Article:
Native Actors Walk Off Adam Sandler Movie Set After Seeing Ridiculously Offensive Script

An Adam Sandler movie currently in production received a setback this week when around a dozen Native American actors and actresses walked off the set in protest of the way the film was portraying Native culture.

The film, titled The Ridiculous Six, is said to be a satirical western in the vein of The Magnificent Seven – only apparently featuring lots and lots of jokes at the expense of Native Americans. Speaking with Indian Country Today, actors say they grew increasingly appalled by what they found in the script and frustrated by the production team’s lack of respect for their concerns.

Love him or hate him, no one could argue Adam Sandler’s films have the the virtue of maturity, but he may have hit a new low in this film. According to Indian Country Today:

The examples of disrespect included Native women’s names such as Beaver’s Breath and No Bra, an actress portraying an Apache woman squatting and urinating while smoking a peace pipe, and feathers inappropriately positioned on a teepee.

“No Bra” and “Beaver’s Breath”? Really?

Even worse, the production team appears to have misled the actors about what the film was going to do in an effort to get them to agree to be in it. As you might expect, many of the Native actors were extremely skeptical about the project when they first heard about it, with some even initially passing on the opportunity because of their concerns – no small feat for a struggling actor in Hollywood. However, Sandler’s team promised the film would be tasteful and even vowed to have a “Native cultural adviser” on set at all times to ensure appropriateness.

He was one of the dozen that walked out.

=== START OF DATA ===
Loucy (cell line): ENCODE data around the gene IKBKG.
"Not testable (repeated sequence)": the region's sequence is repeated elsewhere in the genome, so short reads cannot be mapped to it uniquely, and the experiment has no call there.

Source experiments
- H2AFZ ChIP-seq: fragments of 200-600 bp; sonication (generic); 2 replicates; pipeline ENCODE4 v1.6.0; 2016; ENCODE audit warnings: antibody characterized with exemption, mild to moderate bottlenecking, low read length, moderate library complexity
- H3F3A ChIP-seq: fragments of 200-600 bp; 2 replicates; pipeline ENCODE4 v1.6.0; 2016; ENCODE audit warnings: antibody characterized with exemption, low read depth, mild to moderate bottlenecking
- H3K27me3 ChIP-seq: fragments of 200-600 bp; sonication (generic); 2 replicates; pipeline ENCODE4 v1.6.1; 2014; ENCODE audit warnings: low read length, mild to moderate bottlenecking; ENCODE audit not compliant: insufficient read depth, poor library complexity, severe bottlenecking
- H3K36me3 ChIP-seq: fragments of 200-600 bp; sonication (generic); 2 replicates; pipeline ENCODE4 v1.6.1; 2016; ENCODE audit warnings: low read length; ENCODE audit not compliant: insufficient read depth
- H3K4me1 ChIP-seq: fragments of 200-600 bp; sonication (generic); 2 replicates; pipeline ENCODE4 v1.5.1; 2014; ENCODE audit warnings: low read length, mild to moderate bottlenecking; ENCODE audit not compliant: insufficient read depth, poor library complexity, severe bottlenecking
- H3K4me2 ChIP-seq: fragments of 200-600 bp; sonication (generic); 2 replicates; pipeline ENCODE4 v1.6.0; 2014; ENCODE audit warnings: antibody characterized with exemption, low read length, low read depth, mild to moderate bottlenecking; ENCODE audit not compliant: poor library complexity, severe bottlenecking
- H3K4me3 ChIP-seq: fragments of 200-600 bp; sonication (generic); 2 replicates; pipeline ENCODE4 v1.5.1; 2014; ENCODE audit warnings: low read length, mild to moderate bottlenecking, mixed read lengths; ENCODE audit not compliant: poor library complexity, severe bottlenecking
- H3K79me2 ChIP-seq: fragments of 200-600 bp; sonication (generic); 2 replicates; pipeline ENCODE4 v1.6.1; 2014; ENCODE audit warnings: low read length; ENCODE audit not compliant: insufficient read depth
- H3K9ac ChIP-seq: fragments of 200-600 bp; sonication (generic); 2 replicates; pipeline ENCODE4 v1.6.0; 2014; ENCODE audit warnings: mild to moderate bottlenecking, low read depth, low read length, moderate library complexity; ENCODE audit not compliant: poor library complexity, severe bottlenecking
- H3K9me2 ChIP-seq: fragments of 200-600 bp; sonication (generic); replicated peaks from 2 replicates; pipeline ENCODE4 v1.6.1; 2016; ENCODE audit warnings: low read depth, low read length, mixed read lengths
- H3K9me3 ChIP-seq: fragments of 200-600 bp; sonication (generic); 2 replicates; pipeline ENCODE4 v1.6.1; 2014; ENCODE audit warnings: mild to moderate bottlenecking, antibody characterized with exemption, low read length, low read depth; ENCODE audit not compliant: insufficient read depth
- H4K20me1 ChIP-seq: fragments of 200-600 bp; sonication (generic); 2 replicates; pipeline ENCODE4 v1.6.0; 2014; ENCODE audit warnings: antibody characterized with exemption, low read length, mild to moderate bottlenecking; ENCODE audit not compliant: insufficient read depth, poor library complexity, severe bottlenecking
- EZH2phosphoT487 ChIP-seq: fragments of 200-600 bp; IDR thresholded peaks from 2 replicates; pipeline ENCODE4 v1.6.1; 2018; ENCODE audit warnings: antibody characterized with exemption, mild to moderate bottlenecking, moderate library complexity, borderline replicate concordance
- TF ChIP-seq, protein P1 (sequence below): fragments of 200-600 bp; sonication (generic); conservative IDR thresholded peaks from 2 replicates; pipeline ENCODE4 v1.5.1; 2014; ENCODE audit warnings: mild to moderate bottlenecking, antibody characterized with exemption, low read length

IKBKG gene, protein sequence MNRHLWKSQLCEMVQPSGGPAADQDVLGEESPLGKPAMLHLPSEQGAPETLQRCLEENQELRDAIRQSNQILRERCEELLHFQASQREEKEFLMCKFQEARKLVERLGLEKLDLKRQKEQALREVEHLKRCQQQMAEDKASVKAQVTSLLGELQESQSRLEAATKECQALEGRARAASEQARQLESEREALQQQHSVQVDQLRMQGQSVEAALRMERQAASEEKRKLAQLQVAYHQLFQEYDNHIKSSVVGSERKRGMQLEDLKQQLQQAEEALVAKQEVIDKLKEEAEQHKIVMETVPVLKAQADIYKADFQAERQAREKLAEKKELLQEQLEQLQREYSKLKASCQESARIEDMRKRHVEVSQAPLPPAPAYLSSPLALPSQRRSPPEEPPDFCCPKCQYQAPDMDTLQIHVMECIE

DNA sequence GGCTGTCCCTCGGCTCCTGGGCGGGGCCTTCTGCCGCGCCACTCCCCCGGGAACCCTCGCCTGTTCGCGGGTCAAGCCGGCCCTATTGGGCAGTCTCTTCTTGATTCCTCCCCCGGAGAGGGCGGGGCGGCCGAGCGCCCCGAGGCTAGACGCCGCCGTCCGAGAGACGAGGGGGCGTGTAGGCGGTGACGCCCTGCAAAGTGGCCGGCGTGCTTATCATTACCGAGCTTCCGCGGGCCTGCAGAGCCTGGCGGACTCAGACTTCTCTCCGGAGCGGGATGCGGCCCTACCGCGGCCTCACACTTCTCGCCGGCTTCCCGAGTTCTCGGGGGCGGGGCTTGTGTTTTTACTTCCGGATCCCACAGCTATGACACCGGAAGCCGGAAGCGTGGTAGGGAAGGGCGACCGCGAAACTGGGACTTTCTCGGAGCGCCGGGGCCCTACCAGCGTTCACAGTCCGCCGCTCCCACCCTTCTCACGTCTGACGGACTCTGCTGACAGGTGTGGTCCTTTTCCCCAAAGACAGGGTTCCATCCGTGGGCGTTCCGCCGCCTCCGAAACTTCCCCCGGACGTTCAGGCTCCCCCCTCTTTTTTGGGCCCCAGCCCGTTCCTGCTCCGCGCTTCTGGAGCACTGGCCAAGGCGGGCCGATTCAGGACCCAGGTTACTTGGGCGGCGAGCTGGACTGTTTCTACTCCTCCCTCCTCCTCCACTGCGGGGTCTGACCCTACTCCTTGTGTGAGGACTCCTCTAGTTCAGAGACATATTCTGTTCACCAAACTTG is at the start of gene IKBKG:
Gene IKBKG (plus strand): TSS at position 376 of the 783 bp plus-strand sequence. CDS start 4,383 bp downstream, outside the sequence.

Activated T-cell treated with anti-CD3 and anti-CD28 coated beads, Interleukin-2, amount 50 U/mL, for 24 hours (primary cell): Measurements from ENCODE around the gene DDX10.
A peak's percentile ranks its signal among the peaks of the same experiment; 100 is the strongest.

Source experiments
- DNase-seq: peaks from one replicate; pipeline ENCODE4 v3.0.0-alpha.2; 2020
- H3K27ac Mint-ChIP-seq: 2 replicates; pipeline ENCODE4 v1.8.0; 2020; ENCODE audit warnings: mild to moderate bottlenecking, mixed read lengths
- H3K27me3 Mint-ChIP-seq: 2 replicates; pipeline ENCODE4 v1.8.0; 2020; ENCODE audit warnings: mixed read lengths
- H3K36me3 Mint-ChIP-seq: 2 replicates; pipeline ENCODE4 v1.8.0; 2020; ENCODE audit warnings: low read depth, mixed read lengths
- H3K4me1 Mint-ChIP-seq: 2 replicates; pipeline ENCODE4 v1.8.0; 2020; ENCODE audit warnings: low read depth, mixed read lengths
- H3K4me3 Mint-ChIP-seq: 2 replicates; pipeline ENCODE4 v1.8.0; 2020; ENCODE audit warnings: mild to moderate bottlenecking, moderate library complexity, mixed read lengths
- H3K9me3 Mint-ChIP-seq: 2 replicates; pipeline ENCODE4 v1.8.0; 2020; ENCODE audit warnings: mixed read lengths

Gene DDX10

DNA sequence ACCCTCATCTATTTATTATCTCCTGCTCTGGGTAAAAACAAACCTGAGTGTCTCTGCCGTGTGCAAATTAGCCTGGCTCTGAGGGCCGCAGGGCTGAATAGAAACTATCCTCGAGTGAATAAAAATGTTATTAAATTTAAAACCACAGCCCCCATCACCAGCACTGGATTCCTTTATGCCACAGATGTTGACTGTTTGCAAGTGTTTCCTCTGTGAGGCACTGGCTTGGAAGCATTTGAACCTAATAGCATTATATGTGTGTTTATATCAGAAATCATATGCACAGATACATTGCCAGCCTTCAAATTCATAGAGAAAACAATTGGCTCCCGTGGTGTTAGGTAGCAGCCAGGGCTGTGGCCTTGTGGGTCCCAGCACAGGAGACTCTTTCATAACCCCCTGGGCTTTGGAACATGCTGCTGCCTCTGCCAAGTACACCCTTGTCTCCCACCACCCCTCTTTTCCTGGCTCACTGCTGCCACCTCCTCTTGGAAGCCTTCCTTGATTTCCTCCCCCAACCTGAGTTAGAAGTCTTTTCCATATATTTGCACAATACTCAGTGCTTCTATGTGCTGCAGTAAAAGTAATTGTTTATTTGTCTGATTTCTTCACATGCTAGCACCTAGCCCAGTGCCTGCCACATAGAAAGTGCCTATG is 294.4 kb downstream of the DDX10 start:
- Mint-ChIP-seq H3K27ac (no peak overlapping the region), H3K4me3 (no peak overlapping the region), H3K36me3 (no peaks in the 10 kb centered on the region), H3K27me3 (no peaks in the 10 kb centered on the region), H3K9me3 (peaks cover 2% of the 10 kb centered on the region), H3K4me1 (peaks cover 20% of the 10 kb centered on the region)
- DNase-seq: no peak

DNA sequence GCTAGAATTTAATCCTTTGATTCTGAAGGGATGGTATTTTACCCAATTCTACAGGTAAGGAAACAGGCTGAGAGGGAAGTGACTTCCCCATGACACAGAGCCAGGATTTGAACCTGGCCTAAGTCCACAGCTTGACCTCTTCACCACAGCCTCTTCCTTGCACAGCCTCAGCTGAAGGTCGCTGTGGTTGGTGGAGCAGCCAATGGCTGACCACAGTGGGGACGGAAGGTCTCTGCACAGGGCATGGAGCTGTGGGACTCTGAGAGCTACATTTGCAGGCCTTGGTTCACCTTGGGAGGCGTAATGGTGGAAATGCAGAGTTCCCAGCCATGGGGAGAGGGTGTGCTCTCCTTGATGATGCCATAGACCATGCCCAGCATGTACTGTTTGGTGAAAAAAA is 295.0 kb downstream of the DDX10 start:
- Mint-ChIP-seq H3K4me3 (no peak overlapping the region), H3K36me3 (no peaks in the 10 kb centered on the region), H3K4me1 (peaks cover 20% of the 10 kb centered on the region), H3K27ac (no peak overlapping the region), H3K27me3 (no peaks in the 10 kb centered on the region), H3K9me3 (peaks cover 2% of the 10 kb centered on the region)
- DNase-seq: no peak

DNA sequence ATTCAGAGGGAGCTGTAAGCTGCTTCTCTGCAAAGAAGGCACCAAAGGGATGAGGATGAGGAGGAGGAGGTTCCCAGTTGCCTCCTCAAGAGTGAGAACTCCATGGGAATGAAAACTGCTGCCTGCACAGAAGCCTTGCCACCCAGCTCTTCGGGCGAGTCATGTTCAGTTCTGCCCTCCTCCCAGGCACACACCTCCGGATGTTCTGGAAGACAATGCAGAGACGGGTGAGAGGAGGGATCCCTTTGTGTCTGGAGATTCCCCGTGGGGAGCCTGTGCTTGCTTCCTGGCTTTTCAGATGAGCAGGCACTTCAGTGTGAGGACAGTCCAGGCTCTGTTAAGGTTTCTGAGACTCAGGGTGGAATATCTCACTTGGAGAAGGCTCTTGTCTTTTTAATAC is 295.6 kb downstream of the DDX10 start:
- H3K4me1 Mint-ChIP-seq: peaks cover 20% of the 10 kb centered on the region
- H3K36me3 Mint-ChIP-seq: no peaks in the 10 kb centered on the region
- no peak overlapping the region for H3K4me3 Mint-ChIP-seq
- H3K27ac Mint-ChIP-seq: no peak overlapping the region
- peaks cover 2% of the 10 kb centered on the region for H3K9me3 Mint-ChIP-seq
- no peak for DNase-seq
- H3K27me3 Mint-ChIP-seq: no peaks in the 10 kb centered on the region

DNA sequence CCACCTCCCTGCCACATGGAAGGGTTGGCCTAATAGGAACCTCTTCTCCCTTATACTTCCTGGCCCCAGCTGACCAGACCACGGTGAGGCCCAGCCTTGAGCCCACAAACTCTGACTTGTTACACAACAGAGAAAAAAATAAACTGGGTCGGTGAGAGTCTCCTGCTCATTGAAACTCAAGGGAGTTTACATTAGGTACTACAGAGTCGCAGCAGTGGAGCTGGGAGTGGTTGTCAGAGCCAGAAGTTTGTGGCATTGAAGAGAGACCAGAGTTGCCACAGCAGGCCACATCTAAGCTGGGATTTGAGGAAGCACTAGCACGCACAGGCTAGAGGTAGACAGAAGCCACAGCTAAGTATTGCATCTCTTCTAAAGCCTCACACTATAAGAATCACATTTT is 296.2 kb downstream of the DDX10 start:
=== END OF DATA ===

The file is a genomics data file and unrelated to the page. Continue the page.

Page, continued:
According to actor Loren Anthony, the production team had a policy of dismissing concerns on the basis that this was a comedy and the hired actors should just lighten up:

“We were supposed to be Apache, but it was really stereotypical and we did not look Apache at all. We looked more like Comanche. One thing that really offended a lot of people was that there was a female character called Beaver’s Breath. One character says ‘Hey, Beaver’s Breath.’ And the Native woman says, ‘How did you know my name?'”

“They just treated us as if we should just be on the side. When we did speak with the main director, he was trying to say the disrespect was not intentional and this was a comedy.”

It’s unclear how the production will proceed now that it has lost a dozen of its actors. The team has already reportedly called the consultant in for a meeting so it’s possible that this served as long overdue wake up call for Sandler and company. It’s also possible that they still don’t “get it.” One actor recounted his experiences as similar to that of Dan Snyder’s ludicrous defense of the “Redskins” football team name: The insults, the jokes, the cheap shots are a form of “honoring” the Native culture.

“They were being disrespectful. They were bringing up those same old arguments that Dan Snyder uses in defending the Redskins. But let me tell you, our dignity is not for sale. It is a real shame because a lot of people probably stay because they need a job.”

Sadly, this isn’t a novel experience for Native Americans. Their culture has a long history of being stereotyped and abused on film – beginning, arguably, with the advent of the Western genre. A film purportedly meant to “satirize” Westerns, then, could have an excellent opportunity to target the ridiculously racist legacy of those films. Instead, it appears to be slipping into the very same cultural insensitivity.

Feature image via Anthony Loren/Instagram